Campbell has only grown earnings by 5.5% over the past decade, and 5.5% over the past five years (it does, however, get points for consistency). The soup and snack market isn't growing that fast, and plus, Campbell Soup also has a $4 billion debt load that complicates matters further. The profits are reliable, but the growth is not.
Now Kimberly-Clark is one of the most interesting case studies of a poor-growing company that has managed to be a great investment over the past decade. I'll explain-the company has actually given investors 11% annual total returns over the past decade. But that has been due to P/E expansion and an increase in the payout ratio, which have served to hide Kimberly-Clark's unexpectedly low profit growth.
Profits have only grown 2.5% annually over the past ten years. The reason investors did well is because the company went from spending $0.39 on the dollar to pay for dividends to using $0.67 on each dollar of profits to pay for dividends. Also, the P/E ratio went from below 14x earnings to 17-18x earnings. But profits have only gone up 1.5% annually over the past five years-now that the payout ratio and P/E expansion are likely tapped out, investors are going to need actual honest-to-god growth going forward to get "blue-chip returns."
And the last category just refers to marketplace conditions that prevent businesses from becoming good investments, despite the success of the underlying business. Coca-Cola (KO) traded at 60x earnings in the late '90s, and General Electric (GE) and Microsoft (MSFT) each traded well above 40x earnings at some point between 1999-2001, and that is why none of those companies gave investors returns north of 4% annually between then and today. That's not the fault of the company-it's our job to spot poor valuation and react accordingly.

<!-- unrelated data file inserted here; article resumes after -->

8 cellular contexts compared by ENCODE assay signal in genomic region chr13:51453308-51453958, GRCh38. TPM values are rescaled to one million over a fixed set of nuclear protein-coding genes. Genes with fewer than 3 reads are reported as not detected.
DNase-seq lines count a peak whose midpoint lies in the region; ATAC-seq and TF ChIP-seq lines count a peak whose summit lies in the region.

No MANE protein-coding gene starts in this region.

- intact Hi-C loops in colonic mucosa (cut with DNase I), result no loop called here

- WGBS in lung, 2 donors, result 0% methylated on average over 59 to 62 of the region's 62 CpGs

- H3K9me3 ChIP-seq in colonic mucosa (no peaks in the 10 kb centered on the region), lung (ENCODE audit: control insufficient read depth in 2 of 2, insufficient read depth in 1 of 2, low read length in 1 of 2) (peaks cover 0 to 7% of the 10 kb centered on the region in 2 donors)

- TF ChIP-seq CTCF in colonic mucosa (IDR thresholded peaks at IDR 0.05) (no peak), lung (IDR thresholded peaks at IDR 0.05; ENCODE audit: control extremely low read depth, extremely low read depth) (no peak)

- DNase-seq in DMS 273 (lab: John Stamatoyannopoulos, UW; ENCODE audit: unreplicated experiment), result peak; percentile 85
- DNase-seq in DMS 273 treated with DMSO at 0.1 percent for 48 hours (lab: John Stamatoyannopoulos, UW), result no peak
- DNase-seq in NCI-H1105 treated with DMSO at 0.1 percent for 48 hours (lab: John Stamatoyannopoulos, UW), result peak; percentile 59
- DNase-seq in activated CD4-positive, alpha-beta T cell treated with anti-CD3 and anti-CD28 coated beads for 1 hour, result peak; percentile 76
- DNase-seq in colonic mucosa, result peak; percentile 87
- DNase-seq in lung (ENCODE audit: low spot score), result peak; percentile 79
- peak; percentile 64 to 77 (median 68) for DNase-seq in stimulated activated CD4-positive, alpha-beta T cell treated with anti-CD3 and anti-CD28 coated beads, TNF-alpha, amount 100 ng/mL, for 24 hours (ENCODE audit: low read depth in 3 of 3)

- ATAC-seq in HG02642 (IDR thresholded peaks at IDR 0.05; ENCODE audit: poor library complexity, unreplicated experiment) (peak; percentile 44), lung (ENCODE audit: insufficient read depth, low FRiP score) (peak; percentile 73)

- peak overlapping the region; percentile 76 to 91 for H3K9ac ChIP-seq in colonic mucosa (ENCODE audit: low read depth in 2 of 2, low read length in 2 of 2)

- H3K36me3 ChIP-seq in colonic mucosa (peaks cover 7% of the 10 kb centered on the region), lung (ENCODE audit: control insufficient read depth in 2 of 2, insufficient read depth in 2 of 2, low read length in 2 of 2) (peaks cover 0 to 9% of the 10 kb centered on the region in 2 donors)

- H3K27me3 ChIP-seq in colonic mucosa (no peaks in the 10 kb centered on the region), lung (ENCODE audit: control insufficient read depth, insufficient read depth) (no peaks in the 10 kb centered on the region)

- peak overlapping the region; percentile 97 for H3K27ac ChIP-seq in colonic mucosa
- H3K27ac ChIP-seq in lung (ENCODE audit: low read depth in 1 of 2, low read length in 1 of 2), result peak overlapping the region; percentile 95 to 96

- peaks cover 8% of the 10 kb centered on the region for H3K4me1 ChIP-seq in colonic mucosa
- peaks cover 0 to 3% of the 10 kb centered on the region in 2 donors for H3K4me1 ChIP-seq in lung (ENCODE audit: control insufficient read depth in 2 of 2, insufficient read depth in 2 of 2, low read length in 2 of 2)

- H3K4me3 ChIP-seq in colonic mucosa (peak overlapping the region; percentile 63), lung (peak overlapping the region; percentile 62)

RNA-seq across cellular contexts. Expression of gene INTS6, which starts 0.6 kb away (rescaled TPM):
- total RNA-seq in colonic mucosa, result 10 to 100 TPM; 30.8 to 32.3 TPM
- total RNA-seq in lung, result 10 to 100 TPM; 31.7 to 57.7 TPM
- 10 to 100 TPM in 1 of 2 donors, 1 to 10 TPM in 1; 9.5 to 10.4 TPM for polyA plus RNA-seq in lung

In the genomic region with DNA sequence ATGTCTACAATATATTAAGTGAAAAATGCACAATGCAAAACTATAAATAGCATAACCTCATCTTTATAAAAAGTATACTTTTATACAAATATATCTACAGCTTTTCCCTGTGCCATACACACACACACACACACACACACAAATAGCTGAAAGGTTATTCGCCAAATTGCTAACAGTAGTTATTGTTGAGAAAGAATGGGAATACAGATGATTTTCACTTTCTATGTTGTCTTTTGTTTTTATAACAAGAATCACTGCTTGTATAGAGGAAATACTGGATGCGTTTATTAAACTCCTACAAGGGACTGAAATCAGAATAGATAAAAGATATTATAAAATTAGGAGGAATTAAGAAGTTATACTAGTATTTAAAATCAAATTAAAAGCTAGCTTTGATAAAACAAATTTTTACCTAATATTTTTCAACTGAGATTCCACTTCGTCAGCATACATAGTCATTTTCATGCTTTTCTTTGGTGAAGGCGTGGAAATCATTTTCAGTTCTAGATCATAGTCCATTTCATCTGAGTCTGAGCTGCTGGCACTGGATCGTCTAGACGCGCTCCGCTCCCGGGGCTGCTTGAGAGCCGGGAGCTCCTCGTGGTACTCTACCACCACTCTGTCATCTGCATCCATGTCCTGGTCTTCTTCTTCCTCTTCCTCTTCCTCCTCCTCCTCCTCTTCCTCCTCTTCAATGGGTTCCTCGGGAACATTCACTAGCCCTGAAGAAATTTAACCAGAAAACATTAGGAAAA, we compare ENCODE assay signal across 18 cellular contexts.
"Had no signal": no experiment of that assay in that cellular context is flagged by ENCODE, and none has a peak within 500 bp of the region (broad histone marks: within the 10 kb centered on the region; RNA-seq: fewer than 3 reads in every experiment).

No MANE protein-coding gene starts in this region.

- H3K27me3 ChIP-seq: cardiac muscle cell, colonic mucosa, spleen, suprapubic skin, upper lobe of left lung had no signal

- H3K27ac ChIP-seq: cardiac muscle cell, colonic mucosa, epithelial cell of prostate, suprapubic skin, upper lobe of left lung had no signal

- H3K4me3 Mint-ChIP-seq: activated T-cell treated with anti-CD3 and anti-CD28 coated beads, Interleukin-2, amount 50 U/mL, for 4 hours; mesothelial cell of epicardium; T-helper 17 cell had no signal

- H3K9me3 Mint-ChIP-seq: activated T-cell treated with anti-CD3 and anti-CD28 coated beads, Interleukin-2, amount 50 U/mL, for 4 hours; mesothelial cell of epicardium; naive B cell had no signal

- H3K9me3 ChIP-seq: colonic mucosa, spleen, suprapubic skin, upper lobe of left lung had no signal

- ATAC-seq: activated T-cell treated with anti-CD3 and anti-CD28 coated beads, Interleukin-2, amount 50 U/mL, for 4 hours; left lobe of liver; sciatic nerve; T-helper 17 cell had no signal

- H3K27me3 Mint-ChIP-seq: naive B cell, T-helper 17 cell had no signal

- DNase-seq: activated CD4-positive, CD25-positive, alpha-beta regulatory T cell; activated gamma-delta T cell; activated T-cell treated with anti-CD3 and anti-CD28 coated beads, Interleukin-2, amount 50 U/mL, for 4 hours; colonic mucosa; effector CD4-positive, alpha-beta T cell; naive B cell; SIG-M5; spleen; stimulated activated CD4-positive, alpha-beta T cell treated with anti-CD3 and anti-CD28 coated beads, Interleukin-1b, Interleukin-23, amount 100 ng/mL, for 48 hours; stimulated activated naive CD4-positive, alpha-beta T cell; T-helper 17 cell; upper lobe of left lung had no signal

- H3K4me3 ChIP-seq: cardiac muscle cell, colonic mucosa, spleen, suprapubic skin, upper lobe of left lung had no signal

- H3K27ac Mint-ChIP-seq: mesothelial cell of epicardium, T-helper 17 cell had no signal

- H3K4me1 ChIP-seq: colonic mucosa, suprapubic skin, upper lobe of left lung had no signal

Hershey crossed the $100 threshold in the closing days of October, and Brown Forman is now trading well into the $70s. That means each company is trading between 25-30x normalized earnings. That is where those companies traded in the bubble days of the 1990s. I'm not necessarily interested in drawing the line between "overvaluation" and "bubble", but I am interested in saying this: "Hey, these are companies that usually trade around 20x earnings. They are both well above that. Unless you think this new valuation level represents a permanent new normal, you are going to be disappointed when the valuation returns to 20x earnings, and your total returns lag the growth rates of each company."
There is a reason why many income investors cluster around the same thirty or so companies. It is because brand-name quality is not enough. Not only do companies need to be a household name to merit investment consideration for conservative investors, but they also need to avoid high debt loads, have respectable growth rates, and be trading at non-harmful valuations. Otherwise, you enter the realm of stock-market limerence where the stocks you think you love won't have the fundamentals to love you back.